The issue of what we do to our prisoners surely goes to who we are as a people, goes to that quaint old absolutist phrase, “the soul of the nation.” Gee, I don’t even know if I believe in constructs such as, “nations” or the generic attributes of “peoples” and yet,

    I confess to much brooding over these comments, yea, even to point of wanting to quote scripture ( my father was a preacher man) cue song. But thankfully, resisting.

    And yes I’m squeamish, no doubt about it. Back to brooding and making vegan stew.

    disclaimer, the information at the following link is disturbing:
    http://andrewsullivan.theatlantic.com/the_daily_dish/2009/08/the-american-way-of-torture.html

    • corsullivan permalink*
      November 25, 2009 12:30 pm

      Renee–Sorry I’ve been responsible for so much brooding on your part – I’ll try to make sure my next couple of posts revolve around sunny and cheerful topics (I’m not promising, though). Anyway, I hope all the brooding didn’t put you off your vegan stew.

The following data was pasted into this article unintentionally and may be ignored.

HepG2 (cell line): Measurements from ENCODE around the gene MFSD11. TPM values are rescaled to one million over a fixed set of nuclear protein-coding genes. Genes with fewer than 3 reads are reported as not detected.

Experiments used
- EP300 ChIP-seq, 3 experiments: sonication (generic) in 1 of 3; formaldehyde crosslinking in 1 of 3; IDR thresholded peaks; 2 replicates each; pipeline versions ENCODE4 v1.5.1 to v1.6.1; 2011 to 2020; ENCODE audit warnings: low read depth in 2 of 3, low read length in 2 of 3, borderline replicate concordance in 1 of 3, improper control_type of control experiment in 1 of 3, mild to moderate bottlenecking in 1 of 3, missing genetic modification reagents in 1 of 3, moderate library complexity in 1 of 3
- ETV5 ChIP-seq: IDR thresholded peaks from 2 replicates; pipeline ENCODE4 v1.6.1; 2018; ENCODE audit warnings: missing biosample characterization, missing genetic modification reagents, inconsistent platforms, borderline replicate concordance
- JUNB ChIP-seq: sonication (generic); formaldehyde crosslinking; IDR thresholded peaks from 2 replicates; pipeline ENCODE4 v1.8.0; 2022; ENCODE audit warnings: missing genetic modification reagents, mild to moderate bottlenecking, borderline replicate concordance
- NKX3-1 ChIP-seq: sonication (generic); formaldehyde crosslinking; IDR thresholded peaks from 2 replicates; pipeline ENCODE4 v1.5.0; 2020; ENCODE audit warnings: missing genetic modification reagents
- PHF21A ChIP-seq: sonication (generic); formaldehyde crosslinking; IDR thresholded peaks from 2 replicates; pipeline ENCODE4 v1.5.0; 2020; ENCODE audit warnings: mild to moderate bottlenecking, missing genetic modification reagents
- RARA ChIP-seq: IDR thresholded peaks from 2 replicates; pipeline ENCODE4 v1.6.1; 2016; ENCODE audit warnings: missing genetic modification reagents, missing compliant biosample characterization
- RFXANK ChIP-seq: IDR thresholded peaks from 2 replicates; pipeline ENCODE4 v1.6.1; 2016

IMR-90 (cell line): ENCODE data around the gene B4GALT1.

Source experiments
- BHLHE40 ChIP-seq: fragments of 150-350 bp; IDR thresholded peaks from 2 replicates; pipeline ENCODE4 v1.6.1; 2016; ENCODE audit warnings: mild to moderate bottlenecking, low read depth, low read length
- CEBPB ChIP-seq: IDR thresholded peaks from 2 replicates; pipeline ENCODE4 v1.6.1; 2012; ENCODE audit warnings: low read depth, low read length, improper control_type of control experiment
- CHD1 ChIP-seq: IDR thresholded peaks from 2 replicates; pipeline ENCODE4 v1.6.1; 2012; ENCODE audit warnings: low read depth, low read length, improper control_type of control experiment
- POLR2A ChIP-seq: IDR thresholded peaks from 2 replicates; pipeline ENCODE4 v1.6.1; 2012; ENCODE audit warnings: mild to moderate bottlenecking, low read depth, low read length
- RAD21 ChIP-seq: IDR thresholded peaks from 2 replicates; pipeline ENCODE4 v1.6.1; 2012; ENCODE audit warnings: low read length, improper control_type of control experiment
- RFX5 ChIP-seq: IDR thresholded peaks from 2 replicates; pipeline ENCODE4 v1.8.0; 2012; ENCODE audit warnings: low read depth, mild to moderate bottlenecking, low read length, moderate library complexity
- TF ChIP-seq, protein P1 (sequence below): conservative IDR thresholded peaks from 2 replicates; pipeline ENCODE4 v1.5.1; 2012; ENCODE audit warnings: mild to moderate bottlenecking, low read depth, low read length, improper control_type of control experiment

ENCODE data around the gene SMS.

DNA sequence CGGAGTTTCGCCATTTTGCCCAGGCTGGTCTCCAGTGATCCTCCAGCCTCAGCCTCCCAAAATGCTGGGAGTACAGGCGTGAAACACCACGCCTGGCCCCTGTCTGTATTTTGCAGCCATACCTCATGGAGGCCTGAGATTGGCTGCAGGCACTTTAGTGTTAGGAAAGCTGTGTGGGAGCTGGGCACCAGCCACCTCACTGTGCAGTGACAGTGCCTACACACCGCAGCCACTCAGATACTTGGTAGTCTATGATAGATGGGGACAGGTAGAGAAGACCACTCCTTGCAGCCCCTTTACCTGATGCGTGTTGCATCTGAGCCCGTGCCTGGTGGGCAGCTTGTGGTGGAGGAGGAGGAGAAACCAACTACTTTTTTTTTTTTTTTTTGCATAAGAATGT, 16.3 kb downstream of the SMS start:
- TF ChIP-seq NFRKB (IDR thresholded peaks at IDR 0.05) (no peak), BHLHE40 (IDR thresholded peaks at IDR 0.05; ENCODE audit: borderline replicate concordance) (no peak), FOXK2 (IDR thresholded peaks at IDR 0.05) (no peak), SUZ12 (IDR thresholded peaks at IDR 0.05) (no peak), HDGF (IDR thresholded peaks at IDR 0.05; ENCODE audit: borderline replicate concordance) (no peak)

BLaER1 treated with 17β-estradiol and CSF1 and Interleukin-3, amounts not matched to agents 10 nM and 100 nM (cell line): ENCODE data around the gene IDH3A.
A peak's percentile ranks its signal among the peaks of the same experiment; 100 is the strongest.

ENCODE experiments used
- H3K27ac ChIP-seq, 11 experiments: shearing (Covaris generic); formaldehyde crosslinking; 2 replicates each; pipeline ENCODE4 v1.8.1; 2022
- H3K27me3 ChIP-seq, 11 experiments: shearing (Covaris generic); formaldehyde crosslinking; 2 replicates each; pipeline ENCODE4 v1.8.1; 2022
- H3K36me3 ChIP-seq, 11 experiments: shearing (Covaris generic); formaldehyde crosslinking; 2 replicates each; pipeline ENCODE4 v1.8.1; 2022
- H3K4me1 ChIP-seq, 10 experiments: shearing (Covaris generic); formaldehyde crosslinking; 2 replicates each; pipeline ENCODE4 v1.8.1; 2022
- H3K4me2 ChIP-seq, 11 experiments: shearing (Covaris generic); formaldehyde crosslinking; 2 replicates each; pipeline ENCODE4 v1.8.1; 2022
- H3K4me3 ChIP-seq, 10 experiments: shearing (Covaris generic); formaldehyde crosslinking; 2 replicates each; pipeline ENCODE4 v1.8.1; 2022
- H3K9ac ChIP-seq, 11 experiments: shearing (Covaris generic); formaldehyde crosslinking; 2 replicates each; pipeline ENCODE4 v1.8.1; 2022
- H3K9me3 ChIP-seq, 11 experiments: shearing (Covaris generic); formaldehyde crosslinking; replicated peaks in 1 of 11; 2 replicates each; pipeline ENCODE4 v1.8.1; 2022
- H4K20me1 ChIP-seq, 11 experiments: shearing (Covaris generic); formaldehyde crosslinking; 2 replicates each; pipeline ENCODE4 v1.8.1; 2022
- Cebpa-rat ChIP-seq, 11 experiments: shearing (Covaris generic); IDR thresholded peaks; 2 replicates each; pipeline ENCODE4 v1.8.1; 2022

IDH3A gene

I would say that European squeamishness – I honestly don’t know what else to call it – developed after the Second World War, admittedly with notable and sometimes extreme exceptions like the behaviour of the French during the Battle of Algiers. I hesitate to psychoanalyse an entire continent, but my impression is that Europe’s leaders generally responded to the horrors of the war and the holocaust by transforming humanitarian compassion into something approaching an absolute moral imperative, as opposed to one important consideration to be balanced against others. I’m sure some Canadians would regard this kind of thinking as virtuous, but to me it just seems overwrought and unbalanced. At the very least, something is definitely wrong when Swiss lawyers feel compelled to devote their time to investigating war crimes in bloody video games. Maybe Europe needs just a little bit more of the Napoleonic spirit.

      Your previous comment did prompt me to look at Greenwald’s articles over at Salon. He mostly seems concerned with making sure Guantanamo detainees get some semblance of due process, which is a perfectly reasonable argument to make. Guantanamo Bay has become the focal point for a very messy, very American collision of legal issues and national security imperatives, and handing our detainees over to the Afghans would seem like a good way of ensuring that a similar situation doesn’t develop in Canada. As for “Charlie K”, well, I certainly agree with some elements of his rather gritty worldview, although I certainly don’t share his avowed fondness for American hegemony.